Hare coursing cases in county show huge rise

GALILEO STATS: Supt Paul Timmins, Matt Warman MP, Chief Inspector Jim Tyner and the NFUs Gordon Corner.
GALILEO STATS: Supt Paul Timmins, Matt Warman MP, Chief Inspector Jim Tyner and the NFUs Gordon Corner.

Police in Lincolnshire have pledged that an annual campaign targeting hare coursers will continue after the number of reported cases more than doubled this year.

Figures from Lincolnshire Police showed there were 2,169 reports of hare coursing between September 1, 2015, and March 31, 2016, compared to 987 during the 2014/15 season, a jump of 120 per cent.

We have continued to provide a response and this is reflected in the high number of men dealt with for hare coursing offences

Chief Inspector Jim Tyner, lead officer for rural crime at Lincolnshire Police

A review of Operation Galileo, which this year involved neighbourhood policing teams rather than a specialist team of officers, also showed that 176 men had been arrested or reported for summons to court.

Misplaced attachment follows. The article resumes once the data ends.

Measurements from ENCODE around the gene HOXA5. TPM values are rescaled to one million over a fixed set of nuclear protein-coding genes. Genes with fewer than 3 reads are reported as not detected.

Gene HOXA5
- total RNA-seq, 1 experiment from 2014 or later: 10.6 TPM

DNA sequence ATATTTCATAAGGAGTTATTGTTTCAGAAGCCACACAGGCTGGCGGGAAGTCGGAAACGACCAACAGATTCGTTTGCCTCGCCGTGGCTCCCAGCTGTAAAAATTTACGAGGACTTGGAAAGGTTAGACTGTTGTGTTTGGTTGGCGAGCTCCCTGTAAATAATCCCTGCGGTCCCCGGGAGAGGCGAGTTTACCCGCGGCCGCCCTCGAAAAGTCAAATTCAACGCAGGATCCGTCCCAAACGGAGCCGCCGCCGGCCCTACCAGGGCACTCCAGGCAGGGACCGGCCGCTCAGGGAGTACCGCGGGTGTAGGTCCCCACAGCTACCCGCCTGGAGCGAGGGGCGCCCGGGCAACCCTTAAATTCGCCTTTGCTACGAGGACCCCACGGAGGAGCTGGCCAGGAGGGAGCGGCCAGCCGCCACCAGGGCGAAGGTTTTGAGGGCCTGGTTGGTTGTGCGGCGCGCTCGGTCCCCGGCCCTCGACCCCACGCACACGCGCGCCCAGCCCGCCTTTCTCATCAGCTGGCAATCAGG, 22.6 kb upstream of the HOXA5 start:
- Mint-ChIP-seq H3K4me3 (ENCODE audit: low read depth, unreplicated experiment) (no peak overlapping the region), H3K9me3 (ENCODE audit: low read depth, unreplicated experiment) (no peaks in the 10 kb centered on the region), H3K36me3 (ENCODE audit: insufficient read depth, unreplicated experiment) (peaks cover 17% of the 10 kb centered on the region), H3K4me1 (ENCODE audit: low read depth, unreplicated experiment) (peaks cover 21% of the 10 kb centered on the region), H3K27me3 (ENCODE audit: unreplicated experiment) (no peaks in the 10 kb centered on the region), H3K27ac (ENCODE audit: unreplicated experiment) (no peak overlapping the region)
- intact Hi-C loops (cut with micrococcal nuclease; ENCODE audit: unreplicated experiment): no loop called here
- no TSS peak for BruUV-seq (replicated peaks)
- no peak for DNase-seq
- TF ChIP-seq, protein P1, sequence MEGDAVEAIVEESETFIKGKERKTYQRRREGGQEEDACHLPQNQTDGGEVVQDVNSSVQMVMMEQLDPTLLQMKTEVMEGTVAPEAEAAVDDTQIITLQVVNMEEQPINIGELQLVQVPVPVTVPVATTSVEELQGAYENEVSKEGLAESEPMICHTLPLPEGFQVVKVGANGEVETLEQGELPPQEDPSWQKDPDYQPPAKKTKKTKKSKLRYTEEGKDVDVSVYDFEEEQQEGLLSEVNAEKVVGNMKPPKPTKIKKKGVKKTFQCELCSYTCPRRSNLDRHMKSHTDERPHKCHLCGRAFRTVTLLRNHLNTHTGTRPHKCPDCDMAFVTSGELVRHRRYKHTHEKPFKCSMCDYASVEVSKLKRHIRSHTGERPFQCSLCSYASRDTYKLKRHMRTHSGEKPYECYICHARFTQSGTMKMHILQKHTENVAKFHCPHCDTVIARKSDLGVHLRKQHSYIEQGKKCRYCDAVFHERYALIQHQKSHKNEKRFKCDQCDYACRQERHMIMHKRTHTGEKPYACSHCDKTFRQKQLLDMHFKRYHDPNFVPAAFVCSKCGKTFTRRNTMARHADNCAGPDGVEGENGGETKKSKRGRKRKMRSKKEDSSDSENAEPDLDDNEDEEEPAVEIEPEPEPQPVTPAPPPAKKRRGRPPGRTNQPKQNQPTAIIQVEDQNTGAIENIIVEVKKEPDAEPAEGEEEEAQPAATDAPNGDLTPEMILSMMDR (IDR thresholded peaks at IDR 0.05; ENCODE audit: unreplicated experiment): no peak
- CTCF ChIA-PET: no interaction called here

This compares with 65 men who were dealt with in the same way during 2014/15, a rise of 70 per cent.

In addition, 93 other men were either told to leave the county or dealt with for traffic offences, while 19 vehicles and three dogs were seized. Chief Inspector Jim Tyner, lead officer for rural crime at Lincolnshire Police, said: “This huge increase in incidents of hare coursing shows the significant impact on our rural communities.

“We have continued to provide a response and this is reflected in the high number of men dealt with for hare coursing offences.

“In partnership with representatives from the NFU, the CLA and other agencies, I am now looking at our tactics for next season when we will be focusing on the seizure of dogs used in hare coursing.

“This has been shown to have the biggest impact on those who chose to come to our county to take part in this illegal activity.

“Despite competing demands on policing resources, Operation Galileo is here to stay.”

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